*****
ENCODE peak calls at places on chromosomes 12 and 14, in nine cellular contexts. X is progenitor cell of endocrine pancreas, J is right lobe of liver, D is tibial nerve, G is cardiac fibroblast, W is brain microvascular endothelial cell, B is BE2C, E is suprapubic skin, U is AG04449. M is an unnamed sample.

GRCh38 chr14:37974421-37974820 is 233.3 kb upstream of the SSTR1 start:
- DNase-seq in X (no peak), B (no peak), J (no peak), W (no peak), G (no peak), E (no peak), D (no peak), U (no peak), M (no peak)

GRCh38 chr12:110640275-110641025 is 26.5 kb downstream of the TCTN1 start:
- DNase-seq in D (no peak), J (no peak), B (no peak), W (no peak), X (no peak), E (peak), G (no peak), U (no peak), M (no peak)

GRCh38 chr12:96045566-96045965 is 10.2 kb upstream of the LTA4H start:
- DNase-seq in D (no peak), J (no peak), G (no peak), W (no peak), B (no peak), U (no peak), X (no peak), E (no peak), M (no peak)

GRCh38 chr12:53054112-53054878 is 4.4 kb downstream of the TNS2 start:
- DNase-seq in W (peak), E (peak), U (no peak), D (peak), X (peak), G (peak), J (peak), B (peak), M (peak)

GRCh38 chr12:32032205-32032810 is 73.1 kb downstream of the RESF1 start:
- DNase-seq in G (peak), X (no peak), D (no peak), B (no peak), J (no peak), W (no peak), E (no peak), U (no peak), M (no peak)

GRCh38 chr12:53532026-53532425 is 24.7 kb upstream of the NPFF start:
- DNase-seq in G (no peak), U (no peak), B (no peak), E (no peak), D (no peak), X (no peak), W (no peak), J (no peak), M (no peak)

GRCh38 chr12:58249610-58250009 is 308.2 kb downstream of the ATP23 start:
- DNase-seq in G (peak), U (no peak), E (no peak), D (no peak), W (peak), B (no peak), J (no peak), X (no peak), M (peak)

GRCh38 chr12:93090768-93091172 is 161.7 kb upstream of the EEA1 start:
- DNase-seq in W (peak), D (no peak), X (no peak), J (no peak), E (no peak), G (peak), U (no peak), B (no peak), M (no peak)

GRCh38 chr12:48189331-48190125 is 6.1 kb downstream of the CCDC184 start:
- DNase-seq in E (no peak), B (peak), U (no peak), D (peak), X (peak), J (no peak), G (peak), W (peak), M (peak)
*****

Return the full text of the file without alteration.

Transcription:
ENCODE peak calls at places on chromosomes 12 and 14, in nine cellular contexts. X is progenitor cell of endocrine pancreas, J is right lobe of liver, D is tibial nerve, G is cardiac fibroblast, W is brain microvascular endothelial cell, B is BE2C, E is suprapubic skin, U is AG04449. M is an unnamed sample.

GRCh38 chr14:37974421-37974820 is 233.3 kb upstream of the SSTR1 start:
- DNase-seq in X (no peak), B (no peak), J (no peak), W (no peak), G (no peak), E (no peak), D (no peak), U (no peak), M (no peak)

GRCh38 chr12:110640275-110641025 is 26.5 kb downstream of the TCTN1 start:
- DNase-seq in D (no peak), J (no peak), B (no peak), W (no peak), X (no peak), E (peak), G (no peak), U (no peak), M (no peak)

GRCh38 chr12:96045566-96045965 is 10.2 kb upstream of the LTA4H start:
- DNase-seq in D (no peak), J (no peak), G (no peak), W (no peak), B (no peak), U (no peak), X (no peak), E (no peak), M (no peak)

GRCh38 chr12:53054112-53054878 is 4.4 kb downstream of the TNS2 start:
- DNase-seq in W (peak), E (peak), U (no peak), D (peak), X (peak), G (peak), J (peak), B (peak), M (peak)

GRCh38 chr12:32032205-32032810 is 73.1 kb downstream of the RESF1 start:
- DNase-seq in G (peak), X (no peak), D (no peak), B (no peak), J (no peak), W (no peak), E (no peak), U (no peak), M (no peak)

GRCh38 chr12:53532026-53532425 is 24.7 kb upstream of the NPFF start:
- DNase-seq in G (no peak), U (no peak), B (no peak), E (no peak), D (no peak), X (no peak), W (no peak), J (no peak), M (no peak)

GRCh38 chr12:58249610-58250009 is 308.2 kb downstream of the ATP23 start:
- DNase-seq in G (peak), U (no peak), E (no peak), D (no peak), W (peak), B (no peak), J (no peak), X (no peak), M (peak)

GRCh38 chr12:93090768-93091172 is 161.7 kb upstream of the EEA1 start:
- DNase-seq in W (peak), D (no peak), X (no peak), J (no peak), E (no peak), G (peak), U (no peak), B (no peak), M (no peak)

GRCh38 chr12:48189331-48190125 is 6.1 kb downstream of the CCDC184 start:
- DNase-seq in E (no peak), B (peak), U (no peak), D (peak), X (peak), J (no peak), G (peak), W (peak), M (peak)